Vincent A. Mai, Chairman of the Board of Trustees of Sesame Workshop, announced today the appointment of Jeffrey D. Dunn as President and Chief Executive Officer of Sesame Workshop, effective September 29, 2014. Mr. Dunn, formerly the President and CEO of HiT Entertainment, will succeed Mel Ming who announced his retirement earlier this year. Mr. Dunn will lead the nonprofit educational organization in its mission to use the educational power of media to help all children reach their highest potential.

Mr. Dunn currently serves as a 2014 Advanced Leadership Initiative Fellow at Harvard University with a focus on media and education. Previously, he served as President and CEO of HiT Entertainment from 2008 until 2012. HiT was one of the world’s leading independent children’s entertainment producers airing its content in more than 160 countries around the world, primarily on public broadcasters. HiT’s signature property was Thomas & Friends, which was the world’s leading boys’ preschool brand. Before joining HiT, Dunn served as Group Chief Operating Officer of the Nickelodeon Networks group and the President of Nickelodeon Film and Enterprises, where, among other things, he built Nickelodeon’s international networks business and oversaw the growth of Blue’s Clues, SpongeBob SquarePants and Dora the Explorer into three of the world’s largest licensed property brands.

“Jeff Dunn has an outstanding track record in the world of children’s media,” said Vincent Mai. “At HiT Entertainment, Jeff led the company’s resurgence and successful turn-around before it was sold to Mattel in 2012. And under his leadership, Nickelodeon became one of the industry’s most global networks, largest licensing businesses, as well as the world’s largest digital media business for kids. His current experience at Harvard is a testament to his commitment to the educational power of media and we look forward to the Workshop thriving under his creative, inspired leadership.”

Jeff Dunn said, “Sesame Workshop really invented the business of kids television as we know it today and all of us in the kids media industry recognize the debt we owe the Workshop for leading the way. I am truly humbled by this opportunity to join the Workshop and help to steer its future and educational mission.”

Jeff Dunn recently served on the board of American Greetings and Sprout, the award-winning preschool children’s TV network. He graduated with honors from Harvard College, and earned his MBA from the Harvard Graduate School of Business Administration.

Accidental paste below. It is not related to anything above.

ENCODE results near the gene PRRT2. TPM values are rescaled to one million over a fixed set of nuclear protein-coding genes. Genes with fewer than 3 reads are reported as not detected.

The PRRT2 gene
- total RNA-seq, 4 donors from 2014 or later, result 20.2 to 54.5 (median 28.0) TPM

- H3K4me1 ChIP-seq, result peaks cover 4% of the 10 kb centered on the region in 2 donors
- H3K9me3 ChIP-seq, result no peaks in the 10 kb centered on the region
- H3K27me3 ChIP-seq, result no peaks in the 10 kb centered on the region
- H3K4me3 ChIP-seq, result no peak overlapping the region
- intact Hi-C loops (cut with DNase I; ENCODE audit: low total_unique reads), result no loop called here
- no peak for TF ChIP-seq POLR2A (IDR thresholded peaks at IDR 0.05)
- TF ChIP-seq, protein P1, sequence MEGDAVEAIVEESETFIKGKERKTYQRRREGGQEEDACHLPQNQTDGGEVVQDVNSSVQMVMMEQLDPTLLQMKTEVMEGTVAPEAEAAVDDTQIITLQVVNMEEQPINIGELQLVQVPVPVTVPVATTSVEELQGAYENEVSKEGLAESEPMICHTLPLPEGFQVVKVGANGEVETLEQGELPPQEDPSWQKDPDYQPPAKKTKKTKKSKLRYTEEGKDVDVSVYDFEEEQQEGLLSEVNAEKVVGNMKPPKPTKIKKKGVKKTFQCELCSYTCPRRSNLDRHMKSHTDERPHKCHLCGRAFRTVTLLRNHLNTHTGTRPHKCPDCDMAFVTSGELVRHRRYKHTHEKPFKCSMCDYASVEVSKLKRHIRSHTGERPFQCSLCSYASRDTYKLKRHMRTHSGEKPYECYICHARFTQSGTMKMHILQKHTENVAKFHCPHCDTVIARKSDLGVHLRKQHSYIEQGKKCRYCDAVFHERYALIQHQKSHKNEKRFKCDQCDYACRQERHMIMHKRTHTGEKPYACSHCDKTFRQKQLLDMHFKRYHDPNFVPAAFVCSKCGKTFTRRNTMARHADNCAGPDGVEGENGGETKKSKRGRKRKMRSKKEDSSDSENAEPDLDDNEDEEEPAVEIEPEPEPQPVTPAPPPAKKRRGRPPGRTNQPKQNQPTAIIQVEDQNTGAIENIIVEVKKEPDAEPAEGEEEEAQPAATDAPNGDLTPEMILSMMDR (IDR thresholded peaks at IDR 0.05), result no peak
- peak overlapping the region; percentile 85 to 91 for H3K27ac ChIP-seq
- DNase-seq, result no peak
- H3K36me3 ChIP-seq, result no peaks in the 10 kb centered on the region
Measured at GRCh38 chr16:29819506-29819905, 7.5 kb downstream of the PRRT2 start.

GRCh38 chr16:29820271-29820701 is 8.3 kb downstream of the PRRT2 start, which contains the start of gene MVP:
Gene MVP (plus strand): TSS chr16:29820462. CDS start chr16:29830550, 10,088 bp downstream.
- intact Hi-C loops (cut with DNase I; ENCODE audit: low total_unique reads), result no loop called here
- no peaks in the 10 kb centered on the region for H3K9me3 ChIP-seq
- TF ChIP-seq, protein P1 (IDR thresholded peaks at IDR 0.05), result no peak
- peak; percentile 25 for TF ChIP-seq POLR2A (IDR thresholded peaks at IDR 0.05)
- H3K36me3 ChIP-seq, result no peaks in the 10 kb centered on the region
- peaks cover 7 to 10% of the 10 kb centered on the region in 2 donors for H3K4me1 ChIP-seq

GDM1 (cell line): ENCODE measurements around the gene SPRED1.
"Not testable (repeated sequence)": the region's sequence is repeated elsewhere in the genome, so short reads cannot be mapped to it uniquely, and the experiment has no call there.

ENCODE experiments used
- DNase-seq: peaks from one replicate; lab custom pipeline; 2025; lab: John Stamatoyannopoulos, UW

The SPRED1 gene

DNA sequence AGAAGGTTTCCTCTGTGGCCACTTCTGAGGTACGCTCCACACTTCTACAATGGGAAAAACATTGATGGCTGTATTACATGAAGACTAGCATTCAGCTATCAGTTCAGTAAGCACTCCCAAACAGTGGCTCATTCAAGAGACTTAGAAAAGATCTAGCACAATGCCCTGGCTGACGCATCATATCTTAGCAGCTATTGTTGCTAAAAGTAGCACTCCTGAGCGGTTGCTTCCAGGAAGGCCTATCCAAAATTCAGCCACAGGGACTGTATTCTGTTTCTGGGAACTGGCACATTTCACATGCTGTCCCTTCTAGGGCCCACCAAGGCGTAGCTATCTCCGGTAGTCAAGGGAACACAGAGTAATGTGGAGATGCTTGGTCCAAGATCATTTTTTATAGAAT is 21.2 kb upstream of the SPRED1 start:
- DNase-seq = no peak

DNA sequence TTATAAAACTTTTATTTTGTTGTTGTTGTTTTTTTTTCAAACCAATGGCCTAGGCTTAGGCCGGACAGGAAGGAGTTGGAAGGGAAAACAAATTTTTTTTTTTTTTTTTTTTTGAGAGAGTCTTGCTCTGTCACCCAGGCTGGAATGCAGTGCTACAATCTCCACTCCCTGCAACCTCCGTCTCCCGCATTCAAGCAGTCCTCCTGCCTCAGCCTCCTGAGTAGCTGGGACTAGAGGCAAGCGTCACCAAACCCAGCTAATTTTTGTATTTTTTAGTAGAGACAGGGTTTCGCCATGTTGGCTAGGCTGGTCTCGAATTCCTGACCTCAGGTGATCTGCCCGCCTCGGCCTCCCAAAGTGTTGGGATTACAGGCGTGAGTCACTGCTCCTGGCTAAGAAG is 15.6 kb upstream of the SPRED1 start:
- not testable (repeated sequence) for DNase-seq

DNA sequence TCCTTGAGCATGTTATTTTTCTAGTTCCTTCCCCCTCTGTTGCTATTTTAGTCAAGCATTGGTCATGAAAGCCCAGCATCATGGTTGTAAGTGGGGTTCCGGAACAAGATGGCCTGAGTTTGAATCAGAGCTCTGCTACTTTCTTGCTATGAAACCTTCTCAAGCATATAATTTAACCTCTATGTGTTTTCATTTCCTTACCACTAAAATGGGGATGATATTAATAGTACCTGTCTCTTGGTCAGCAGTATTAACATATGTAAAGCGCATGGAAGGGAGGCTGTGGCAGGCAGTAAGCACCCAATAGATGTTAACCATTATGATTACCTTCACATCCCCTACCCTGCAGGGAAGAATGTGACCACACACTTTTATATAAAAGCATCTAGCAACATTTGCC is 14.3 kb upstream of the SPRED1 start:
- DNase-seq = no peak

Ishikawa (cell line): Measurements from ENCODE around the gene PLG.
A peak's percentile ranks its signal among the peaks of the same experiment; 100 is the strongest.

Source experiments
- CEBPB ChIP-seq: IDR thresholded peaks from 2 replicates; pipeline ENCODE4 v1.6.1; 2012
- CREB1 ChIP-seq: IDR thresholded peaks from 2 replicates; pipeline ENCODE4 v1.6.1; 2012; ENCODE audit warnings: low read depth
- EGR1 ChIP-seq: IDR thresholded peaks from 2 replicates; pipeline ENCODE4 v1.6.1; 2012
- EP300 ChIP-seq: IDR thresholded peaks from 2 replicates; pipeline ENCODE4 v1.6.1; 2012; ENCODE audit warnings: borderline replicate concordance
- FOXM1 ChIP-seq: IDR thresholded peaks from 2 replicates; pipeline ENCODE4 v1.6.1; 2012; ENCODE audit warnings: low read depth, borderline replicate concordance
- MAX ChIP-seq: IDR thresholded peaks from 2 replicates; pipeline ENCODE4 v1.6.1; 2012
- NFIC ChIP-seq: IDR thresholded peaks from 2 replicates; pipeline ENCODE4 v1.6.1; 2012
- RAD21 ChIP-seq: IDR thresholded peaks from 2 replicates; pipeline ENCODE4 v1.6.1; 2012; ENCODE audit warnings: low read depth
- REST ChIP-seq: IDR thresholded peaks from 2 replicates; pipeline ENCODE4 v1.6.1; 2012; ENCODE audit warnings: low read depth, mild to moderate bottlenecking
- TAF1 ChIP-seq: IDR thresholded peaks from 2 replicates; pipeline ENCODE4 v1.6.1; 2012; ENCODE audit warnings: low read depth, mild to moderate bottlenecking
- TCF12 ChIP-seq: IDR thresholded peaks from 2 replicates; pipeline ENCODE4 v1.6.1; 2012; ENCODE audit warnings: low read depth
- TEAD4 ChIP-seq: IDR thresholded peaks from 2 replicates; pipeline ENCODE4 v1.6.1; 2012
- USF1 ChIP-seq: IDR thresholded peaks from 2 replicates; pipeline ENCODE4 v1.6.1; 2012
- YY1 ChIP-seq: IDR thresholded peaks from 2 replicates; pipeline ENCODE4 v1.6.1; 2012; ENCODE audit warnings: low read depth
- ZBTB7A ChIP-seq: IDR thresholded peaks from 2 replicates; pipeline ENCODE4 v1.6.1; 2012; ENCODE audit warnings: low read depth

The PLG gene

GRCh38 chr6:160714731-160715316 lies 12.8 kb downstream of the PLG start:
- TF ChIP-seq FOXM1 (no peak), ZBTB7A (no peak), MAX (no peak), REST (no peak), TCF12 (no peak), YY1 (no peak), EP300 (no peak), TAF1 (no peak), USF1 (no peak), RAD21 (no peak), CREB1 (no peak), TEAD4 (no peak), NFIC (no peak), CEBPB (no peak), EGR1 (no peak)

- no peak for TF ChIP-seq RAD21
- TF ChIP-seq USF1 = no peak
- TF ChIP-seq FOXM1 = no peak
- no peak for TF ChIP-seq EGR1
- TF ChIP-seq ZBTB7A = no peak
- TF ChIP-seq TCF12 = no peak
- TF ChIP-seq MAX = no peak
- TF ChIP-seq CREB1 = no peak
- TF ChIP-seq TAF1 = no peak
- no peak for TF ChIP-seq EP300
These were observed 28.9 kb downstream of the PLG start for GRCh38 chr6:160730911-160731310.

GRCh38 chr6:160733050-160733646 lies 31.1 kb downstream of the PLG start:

Sesame Workshop is the nonprofit educational organization behind Sesame Street which reaches 156 million children across more than 150 countries. The Workshop’s mission is to use the educational power of media to help all children reach their highest potential. Delivered through a variety of platforms, including television programs, digital experiences, books and community engagement, its research-based programs are tailored to the needs of the communities and countries they serve, helping children everywhere grow smarter, stronger and kinder.

Photo by Gil Vaknin

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July 15, 2014

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Kindergartners’ Skills at School Entry Report and Sesame Street Framework for School Readiness

By Sesame Workshop


Preparing children for school has always been a part of what we do at Sesame Workshop. To continue to do this and understand the needs of today’s children, our research team commissioned an analysis of the Early Childhood Longitudinal Study to ascertain the status of preschoolers school readiness and their abilities as they enter kindergarten. The findings are being released today in the Kindergartners’ Skills at School Entry report. The report shows wide differences in school readiness persist with 44% of children entering school with one or more risk factors that impact their success in school. The analysis examined four risk factors that have been associated with children’s development and school achievement: single parent households, mothers with less than a high school education, households with incomes below the federal poverty line and non-English speaking households. High-risk children (those with all four risk factors) were found to be nearly a year behind their peers with no risk factors in their reading and math abilities.

In light of these findings, we are sharing our Sesame Street Educational Framework for School Readiness. The Framework is a guide that outlines the developmental progressions of preschoolers within the 20 core school readiness skills. Up until now, it has been an internal guide used to complement the whole child curriculum that is the basis of all Sesame Street content that helps children grow smarter, stronger and kinder.  We are releasing this document in the hopes that fellow content developers will use it to better understand the developmental needs of preschoolers and create educational content that will help close the school readiness gap.

Find the Kindergartners’ Skills at School Entry report here and check out the Sesame Street Educational Framework for School Readiness.

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June 10, 2014

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With Food, Hope, and Cookie Monster

By Sesame Workshop


This post is by Enid A. Borden, Founder, President and CEO of the National Foundation to End Senior Hunger.

By the time we arrived to set up for our special event on May 17, families were already lined up and waiting in the parking lot. My foundation, the National Foundation to End Senior Hunger (NFESH), was hosting a healthy eating event for the community of McDowell County, WV, and the families were waiting for the moment when they would finally see the star they knew about but never dreamed they would actually meet – Cookie Monster from Sesame Street.